In it’s portfolio, Google has a large set of free useful services. One that is most frequently used is Google Drive, which is used for storing and sharing digital data. This service is used by almost everyone because it is free and it integrates with other Google services. A feature that many users like is Continue Reading
Everyone creates and shares files and documents, everyone uses email, and everyone struggles to manage the excessive amounts of data flooding into our lives every day. The Findwise Findability Survey 2014 found that time wasted searching and dealing with documents cost organizations more than 20% of their total productivity, and almost $20,000 per employee per Continue Reading
For a brief period of time I had an account with Amazon S3, which I mainly used as a test for a project I was working on. The biggest problem I faced then and which is still prevalent is the ability to easily use the interface to move files to and fro your computer. DragonDisk makes file management simple if you’re using Amazon S3® or Google Cloud Storage®, or any other S3 API compatible service.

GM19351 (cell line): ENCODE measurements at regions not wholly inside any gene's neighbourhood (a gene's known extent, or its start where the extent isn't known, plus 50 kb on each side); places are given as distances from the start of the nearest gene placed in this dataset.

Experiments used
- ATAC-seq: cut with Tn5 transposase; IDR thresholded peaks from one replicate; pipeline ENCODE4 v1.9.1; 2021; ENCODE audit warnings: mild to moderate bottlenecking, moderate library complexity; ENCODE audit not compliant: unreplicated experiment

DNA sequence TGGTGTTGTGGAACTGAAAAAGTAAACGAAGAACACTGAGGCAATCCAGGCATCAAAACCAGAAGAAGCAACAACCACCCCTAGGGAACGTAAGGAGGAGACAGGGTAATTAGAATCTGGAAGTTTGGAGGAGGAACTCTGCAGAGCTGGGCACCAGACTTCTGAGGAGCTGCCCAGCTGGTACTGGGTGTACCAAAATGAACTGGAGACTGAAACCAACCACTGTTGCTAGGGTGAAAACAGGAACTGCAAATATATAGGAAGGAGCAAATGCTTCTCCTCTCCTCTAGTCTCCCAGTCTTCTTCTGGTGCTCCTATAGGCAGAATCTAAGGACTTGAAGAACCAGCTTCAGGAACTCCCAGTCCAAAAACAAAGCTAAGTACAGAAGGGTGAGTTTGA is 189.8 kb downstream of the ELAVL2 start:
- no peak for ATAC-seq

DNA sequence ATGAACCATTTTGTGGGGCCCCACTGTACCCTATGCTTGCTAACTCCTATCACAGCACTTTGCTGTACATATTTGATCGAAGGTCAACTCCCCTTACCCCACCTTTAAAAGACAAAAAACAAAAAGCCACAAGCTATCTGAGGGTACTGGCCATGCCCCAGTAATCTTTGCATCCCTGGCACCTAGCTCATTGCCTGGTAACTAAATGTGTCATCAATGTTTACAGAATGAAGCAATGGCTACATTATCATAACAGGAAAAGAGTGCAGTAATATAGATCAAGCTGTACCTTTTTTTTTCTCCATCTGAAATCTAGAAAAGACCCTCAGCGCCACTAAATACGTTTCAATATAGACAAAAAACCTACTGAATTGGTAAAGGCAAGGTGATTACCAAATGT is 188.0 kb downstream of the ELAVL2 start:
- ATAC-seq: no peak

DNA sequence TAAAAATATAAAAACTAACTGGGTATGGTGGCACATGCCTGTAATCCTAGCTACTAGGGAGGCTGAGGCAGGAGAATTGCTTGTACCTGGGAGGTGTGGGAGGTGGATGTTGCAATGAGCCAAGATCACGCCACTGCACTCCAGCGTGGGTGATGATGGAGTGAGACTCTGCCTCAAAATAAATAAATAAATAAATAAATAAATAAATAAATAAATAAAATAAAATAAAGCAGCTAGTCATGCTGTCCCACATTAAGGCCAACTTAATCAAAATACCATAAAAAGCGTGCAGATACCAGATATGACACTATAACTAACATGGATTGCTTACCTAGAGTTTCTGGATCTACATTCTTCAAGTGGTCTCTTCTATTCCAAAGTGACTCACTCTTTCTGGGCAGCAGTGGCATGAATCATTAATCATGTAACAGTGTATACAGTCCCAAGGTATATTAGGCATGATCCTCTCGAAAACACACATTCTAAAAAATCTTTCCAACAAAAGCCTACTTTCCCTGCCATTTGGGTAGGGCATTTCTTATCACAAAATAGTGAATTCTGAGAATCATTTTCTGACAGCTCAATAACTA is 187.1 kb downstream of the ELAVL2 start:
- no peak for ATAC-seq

I often come across files that I have problems to open. Sometimes it is because Windows won’t recognize it on its own and give options with limited software that might be able to open the file. I have found one of the most unique and innovative ways, to not only find out about obscure file types that lie on your harddisk, but also to find open source software in a natural yet remarkable manner.
Just confronted a very cool web service that allows you to convert scanned documents to text. OCRTerminal is an online Optical Character Recognition scan to text converter which basically tried to preserve the original formatting of the documents. Currently this service allows you to scan up to 30 scanned images per day and allows you to convert from JPG, GIF, BMP, TIF image formats into TXT, DOC, RTF text documents.